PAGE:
A cluster munition is a weapon comprised of a container that is fired, launched or dropped by aircraft or land-based artillery and disperses large numbers (often hundreds) of unguided submunitions or bomblets.
Cluster munitions pose dangers to civilians for two principal reasons: 1) Impact at time of use: The weapon cannot distinguish between military targets and civilians so its humanitarian impact can be extreme when it is used in or near populated areas; and 2) Legacy: Because so many bomblets fail to detonate when dispersed, they become de facto antipersonnel mines, killing and maiming people long after the conflict has ended.
During the 2003 Iraq air war, cluster munitions dropped by UK and US forces caused more civilian casualties than any other weapon system, apart from small arms fire. In August 2006, Israel deployed 90 percent of its cluster bomb strikes in the final 72 hours of the war against Hezbollah in Lebanon, when it knew there would be a resolution to the conflict. This created more than one million unexploded cluster munition duds and prompted an unprecedented multilateral response to tackle this deadly weapon.
After a November 2006 meeting of the UN Geneva-based Convention on Conventional Weapons (CCW) again failed to meaningfully address cluster munitions, Norway invited concerned states to come to Oslo to discuss how to address clusters through a new diplomatic process. Nearly all (46) of the 49 governments present at the February 2007 meeting agreed to an “ Oslo Declaration” committing them to conclude, by the end of 2008, a legally binding international instrument to:
1. Prohibit the use, production, transfer and stockpiling of cluster munitions that cause unacceptable harm to civilians; and
2. Establish a framework for cooperation and assistance to survivors of cluster munitions and their communities, as well as clearance of contaminated areas.
The Oslo Declaration kicked off what has become known as the ‘Oslo Process’ aimed at securing the treaty objective. A ‘Core Group’ of six governments (Austria, Ireland, Mexico, New Zealand, Norway and Peru) steering the Process convened a series of global meetings to build political support for the treaty, including in Wellington (18-22 February 2008).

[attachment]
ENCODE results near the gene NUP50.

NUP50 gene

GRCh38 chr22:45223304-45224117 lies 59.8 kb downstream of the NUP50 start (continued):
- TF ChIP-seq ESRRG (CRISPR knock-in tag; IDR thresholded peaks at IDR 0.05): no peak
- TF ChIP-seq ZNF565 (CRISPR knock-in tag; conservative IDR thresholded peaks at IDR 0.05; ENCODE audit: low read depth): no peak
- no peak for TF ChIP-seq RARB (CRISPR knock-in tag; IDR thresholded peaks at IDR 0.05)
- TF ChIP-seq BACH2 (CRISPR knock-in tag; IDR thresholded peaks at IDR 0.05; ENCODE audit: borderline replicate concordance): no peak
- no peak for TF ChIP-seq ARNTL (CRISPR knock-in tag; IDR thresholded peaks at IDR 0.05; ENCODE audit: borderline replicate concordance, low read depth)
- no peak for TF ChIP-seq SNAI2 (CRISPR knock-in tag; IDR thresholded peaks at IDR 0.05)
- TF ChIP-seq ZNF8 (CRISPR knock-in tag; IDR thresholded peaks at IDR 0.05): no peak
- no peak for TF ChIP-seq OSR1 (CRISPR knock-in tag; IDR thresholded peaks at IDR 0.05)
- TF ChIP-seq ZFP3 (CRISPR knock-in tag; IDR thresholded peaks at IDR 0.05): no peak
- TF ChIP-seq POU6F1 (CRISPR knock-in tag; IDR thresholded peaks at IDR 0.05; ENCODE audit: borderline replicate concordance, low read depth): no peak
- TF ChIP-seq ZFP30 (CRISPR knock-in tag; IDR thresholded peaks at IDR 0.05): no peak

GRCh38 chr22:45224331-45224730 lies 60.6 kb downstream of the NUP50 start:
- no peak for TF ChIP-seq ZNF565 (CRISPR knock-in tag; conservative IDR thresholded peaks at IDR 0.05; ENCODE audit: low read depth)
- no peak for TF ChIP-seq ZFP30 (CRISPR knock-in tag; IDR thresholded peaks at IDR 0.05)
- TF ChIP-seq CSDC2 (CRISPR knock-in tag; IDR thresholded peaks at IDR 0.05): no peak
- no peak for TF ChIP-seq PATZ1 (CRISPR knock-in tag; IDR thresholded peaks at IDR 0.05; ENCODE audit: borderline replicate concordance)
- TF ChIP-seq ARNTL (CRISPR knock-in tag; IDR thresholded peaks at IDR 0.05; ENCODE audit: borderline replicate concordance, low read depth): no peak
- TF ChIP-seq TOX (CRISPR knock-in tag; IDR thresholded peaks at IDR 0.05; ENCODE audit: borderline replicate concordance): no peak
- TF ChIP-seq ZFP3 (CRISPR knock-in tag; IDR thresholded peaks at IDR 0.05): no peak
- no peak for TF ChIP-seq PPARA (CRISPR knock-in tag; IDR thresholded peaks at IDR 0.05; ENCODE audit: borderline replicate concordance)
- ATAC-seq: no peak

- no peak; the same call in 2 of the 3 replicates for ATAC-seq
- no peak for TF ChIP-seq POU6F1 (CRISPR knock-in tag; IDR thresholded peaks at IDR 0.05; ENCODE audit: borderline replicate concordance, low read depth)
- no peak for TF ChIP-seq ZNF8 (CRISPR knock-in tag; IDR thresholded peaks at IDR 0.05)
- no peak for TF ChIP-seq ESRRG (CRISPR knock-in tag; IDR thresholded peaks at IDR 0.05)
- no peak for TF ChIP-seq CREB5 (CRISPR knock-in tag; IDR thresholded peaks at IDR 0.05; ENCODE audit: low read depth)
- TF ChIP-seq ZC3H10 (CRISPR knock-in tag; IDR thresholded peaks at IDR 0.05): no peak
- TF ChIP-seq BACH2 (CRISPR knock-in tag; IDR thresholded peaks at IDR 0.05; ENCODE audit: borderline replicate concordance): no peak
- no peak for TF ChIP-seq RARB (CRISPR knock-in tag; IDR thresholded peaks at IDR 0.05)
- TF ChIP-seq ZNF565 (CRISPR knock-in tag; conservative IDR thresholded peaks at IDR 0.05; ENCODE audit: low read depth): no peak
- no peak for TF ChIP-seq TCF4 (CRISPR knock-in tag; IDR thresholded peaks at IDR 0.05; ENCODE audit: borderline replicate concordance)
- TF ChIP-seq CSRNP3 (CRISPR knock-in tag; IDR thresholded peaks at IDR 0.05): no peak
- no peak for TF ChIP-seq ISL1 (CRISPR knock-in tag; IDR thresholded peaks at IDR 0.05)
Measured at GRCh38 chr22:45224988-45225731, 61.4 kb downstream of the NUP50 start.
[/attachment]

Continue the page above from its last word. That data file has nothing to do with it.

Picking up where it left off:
After ten tense days of negotiations in Dublin, Ireland (19-30 May 2008), a total of 107 governments adopted the Convention on Cluster Munitions. This international treaty comprehensively bans the use, production, trade and stockpiling of cluster munitions. It also contains humanitarian provisions requiring clearance of cluster munition remnants within a ten-year period and assistance to victims of the weapon. The global Cluster Munition Coalition has welcomed the treaty, calling it the most significant advance in the field of disarmament since the creation of the 1997 Mine Ban Treaty.
On 3 December 2008, the new treaty was opened for signature in Oslo, Norway. New Zealand was among the first signatories. A total of 94 states signed the Convention in Oslo and the treaty can now be signed at the United Nations in New York.
In February 2009, the Convention attained the 30 ratifications necessary for it to take effect six months later. By the time that the Convention entered into force on 1 August 2010, a total of 108 governments had joined, of which 38–including New Zealand–had ratified.
The First Meeting of States Parties to the Convention on Cluster Munitions was held in Vientiane, Lao PDR in November 2010, the second in Beirut, Lebanon in September 2011, the third in Oslo in September 2012, and the fourth in Lusaka, Zambia in Spetember 2013. Throughout, New Zealand has led the convention’s work on national implementation measures, including legislation.
The Convention on Cluster Munitions is a stunning example of what can be achieved in the field of humanitarian disarmament to protect civilians and New Zealand can be proud of the role that it played in creating it.